Update: Spinal arachnoid cyst

Spinal arachnoid cyst

Epidemiology

Almost always dorsal, most common in the thoracic spine.
Most are extradural and these are sometimes referred to as arachnoid diverticula – these may be associated with kyphoscoliosis in juveniles or with spinal dysraphism.

Etiology

Intradural arachnoid cysts may be congenital or may follow infection or trauma.

Clinical features

Usually asymptomatic, even if large.

Differential diagnosis

Vith a ventral cyst, consider a neurenteric cyst.

Treatment

When indicated, treatment options include:
1. percutaneous procedures: may be done under MRI 1). or CT guidance. CT guidance usually requires use of intrathecal contrast to delineate the cyst
A. needle aspiration.
B. needle fenestration.
2. open surgical resection or fenestration

Case report

Takahashi et al. describe the case of a high cervical, intradural extramedullary cyst located anterior to the spinal cord in a 13-year-old boy. The lesion was fenestrated percutaneously by using real-time magnetic resonance (MR) imaging guidance and a local anesthetic agent. The patient’s symptom, severe exercise-induced headache, immediately resolved after treatment. Nine months later, complete disappearance of the cyst was confirmed on MR imaging and computerized tomography myelography. Magnetic resonance imageing-guided fenestration can be considered a minimally invasive option for intradural cystic lesions 2).
1) , 2) Takahashi S, Morikawa S, Egawa M, Saruhashi Y, Matsusue Y. Magnetic resonance imaging-guided percutaneous fenestration of a cervical intradural cyst. Case report. J Neurosurg. 2003 Oct;99(3 Suppl):313-5. PubMed PMID: 14563151.

Update: Pallidotomy

Pallidotomy

Indications

Pallidotomy is an alternative to deep brain stimulation for the treatment of the involuntary movements known as dyskinesias which can become a problem in people with Parkinson disease after long-term treatment with levodopa — a condition known as levodopa-induced dyskinesia.
It is also sometimes used in alternative to deep brain stimulation to treat difficult cases of essential tremor.
Unilateral posteroventral pallidotomy can be effective at reducing Parkinsonism, but is associated with impaired language learning (if performed on the dominant hemisphere) or impaired visuospatial contructional ability (if performed on the non-dominant hemisphere). It can also impair executive functions.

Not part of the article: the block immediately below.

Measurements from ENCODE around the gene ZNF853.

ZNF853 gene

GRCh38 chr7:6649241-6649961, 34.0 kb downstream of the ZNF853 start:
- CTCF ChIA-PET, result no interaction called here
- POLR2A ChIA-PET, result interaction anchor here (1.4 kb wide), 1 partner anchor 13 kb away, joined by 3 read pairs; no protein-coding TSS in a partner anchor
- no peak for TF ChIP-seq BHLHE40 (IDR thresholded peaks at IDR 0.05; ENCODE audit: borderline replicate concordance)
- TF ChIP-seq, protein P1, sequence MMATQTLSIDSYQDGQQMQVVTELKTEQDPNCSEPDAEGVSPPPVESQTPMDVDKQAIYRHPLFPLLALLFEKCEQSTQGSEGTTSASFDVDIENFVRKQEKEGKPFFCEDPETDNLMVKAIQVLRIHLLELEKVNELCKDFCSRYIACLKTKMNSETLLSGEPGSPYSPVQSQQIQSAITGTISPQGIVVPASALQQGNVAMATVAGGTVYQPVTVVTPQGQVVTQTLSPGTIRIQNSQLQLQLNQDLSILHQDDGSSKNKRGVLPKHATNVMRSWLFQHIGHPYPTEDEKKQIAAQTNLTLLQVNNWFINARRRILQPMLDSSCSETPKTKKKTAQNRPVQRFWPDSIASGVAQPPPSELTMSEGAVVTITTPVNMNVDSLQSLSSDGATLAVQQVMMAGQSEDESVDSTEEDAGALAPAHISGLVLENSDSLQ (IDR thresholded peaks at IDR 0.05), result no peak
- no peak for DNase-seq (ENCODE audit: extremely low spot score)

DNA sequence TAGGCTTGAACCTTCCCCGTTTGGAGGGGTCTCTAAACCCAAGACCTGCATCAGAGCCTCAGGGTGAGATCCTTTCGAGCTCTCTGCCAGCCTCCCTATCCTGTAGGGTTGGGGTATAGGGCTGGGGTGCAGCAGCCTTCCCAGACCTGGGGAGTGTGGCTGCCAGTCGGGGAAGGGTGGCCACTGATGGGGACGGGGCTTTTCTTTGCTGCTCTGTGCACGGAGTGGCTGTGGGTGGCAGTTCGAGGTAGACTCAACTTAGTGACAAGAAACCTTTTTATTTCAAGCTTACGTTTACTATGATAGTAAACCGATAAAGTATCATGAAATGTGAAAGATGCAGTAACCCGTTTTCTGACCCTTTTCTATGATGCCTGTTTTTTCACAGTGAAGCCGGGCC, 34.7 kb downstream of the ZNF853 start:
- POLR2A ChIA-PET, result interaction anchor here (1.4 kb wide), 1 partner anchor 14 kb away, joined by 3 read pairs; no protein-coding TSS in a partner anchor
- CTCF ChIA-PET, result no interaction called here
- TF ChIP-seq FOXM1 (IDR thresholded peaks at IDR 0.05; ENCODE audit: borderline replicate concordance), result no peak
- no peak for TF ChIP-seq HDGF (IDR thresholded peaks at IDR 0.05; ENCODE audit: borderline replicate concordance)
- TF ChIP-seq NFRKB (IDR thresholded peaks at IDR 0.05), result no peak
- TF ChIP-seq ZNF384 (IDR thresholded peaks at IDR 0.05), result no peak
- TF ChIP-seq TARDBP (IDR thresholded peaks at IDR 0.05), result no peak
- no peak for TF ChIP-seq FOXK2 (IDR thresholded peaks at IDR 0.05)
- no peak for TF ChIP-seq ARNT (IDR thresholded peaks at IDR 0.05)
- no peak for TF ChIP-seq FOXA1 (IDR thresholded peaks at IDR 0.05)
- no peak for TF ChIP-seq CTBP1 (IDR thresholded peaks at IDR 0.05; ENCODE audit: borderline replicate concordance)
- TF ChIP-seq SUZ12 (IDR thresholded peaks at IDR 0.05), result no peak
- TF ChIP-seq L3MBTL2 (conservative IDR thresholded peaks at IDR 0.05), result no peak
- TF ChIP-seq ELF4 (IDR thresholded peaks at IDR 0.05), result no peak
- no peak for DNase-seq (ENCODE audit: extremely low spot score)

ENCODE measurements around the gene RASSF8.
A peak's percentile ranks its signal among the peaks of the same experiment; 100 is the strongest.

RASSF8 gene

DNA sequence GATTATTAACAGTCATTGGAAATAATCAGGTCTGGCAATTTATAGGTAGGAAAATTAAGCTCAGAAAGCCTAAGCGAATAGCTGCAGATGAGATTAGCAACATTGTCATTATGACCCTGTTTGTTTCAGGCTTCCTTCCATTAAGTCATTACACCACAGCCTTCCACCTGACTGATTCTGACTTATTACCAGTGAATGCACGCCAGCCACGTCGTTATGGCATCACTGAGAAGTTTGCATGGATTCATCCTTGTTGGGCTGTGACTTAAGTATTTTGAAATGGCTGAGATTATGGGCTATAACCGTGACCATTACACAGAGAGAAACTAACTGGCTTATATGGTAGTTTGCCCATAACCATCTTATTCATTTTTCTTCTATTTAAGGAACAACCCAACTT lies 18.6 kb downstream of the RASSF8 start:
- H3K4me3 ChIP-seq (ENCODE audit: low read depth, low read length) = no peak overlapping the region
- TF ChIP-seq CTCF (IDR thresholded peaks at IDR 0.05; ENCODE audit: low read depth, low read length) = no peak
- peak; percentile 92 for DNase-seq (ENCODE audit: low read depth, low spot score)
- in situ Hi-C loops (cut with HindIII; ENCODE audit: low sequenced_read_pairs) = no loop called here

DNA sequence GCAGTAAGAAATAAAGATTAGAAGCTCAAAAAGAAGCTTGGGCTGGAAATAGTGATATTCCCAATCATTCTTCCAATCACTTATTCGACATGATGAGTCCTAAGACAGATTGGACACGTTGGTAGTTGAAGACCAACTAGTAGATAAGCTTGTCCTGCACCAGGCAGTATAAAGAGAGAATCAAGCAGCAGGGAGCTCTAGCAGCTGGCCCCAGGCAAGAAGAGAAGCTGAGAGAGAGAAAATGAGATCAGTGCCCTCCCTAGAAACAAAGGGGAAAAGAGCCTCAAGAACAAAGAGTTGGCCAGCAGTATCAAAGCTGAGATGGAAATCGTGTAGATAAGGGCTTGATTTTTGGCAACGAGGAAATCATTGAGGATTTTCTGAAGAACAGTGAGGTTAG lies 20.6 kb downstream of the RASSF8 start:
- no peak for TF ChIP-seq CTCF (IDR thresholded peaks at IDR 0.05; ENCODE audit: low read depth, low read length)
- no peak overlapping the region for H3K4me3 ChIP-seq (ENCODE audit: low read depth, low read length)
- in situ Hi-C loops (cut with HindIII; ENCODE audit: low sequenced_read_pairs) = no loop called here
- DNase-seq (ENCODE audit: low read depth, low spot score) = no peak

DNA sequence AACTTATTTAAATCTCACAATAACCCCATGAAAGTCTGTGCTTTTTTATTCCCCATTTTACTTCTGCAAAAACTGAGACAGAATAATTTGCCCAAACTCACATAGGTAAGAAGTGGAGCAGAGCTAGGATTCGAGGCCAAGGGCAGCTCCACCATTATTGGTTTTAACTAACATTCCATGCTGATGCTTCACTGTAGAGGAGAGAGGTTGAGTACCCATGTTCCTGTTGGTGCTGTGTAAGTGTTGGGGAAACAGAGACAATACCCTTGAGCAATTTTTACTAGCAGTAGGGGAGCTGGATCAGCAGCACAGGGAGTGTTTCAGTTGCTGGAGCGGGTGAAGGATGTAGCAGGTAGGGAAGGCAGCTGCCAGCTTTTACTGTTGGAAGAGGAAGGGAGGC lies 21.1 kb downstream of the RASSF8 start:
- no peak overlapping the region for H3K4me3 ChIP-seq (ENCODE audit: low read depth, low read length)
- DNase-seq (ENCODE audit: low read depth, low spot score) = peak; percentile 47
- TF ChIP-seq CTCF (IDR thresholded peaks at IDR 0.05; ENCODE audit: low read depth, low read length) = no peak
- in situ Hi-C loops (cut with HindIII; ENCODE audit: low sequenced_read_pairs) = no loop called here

Bilateral pallidotomy will not reduce Parkisonistic symptoms but will cause severe apathy and depression along with slurred unintelligable speech, drooling, and pseudobulbar palsy.
Pallidotomy has long been an accepted procedure and the indications for this surgery, in the opinion of the responding centers of a survey of current practice in North America (1996), were rated on a scale of 1 (poor) to 4 (excellent) and demonstrated dyskinesia as the best indication (median = 4); on-off fluctuations, dystonia, rigidity, and bradykinesia as good indications (median = 3); and freezing, tremor and gait disturbance as fair indications (median = 2). Most centers used MRI alone (50%) or in combination with CT scan (n = 6) or ventriculopathy (n = 5) to localize the target. The median values of pallidal coordinates were: 2 mm anterior to the midcommissural point 21 mm lateral to the midsagittal plane and 5 mm below the intercommissural line. Microrecording was performed by half of the centers (n = 14) and half of the remaining centers were considering starting it (n = 7). Main criteria used to define the target included the firing pattern of spontaneous neuronal discharges (n = 13) and the response to joint movement (n = 10). Most centers performed motor (n = 26) and visual (n = 23) macrostimulation. Twenty four centers performed test lesions using median values of 55 degrees C temperatures for 30 s. Final lesions consisted of 3 permanent lesions placed 2 mm apart, each lesion created with median values of 75 degrees C temperatures for 1 minute. Median hospital stay was 2 days 1).
1) Favre J, Taha JM, Nguyen TT, Gildenberg PL, Burchiel KJ. Pallidotomy: a survey of current practice in North America. Neurosurgery. 1996 Oct;39(4):883-90; discussion 890-2. PubMed PMID: 8880789.

Carboxypeptidase G2

Carboxypeptidase G2

Carboxypeptidase G enzymes hydrolyze the C-terminal glutamate moiety from folic acid and its analogues, such as methotrexate. Carboxypeptidase G2 (CPG2), is a dimeric zinc-dependent exopeptidase produced by Pseudomonas sp. strain RS-16. CPG2 has applications in cancer therapy: following its administration as an immunoconjugate, in which CPG2 is linked to an antibody to a tumour-specific antigen, it can enzymatically convert subsequently administered inactive prodrugs to cytotoxic drugs selectively at the tumour site. CPG2 has no significant amino acid sequence homology with proteins of known structure.


In the event of an intrathecal MTX overdose (OD), interventions recommended 1) :

ODs of up to 85 mg can be well tolerated with little sequelae; immediate LP with drainage of CSF can remove a substantial portion of the drug(removing 15 ml of CSF can eliminate ≈ 20–30% of the MTX within 2 hrs of OD). This can be followed by ventriculolumbar perfusion over several hours using 240 ml of warmed isotonic preservative-free saline entering through the ventricular reservoir and exiting through a External lumbar cerebrospinal fluid drainage. For major OD of > 500 mg, add intrathecal administration of 2,000 U of carboxypeptidase G2 (an enzyme that inactivates MTX). In cases of MTX OD, systemic toxicity should be prevented by treating with IV dexamethasone and IV (not IT) leucovorin.

1)

O’Marcaigh AS, Johnson CM, Smithson WA, et al. Successful Treatment of Intrathecal Methotrexate Overdose by Using Ventriculolumbar Perfusion and Intrathecal Instillation of Carboxypeptidase G2. Mayo Clin Proc. 1996; 71:161–165
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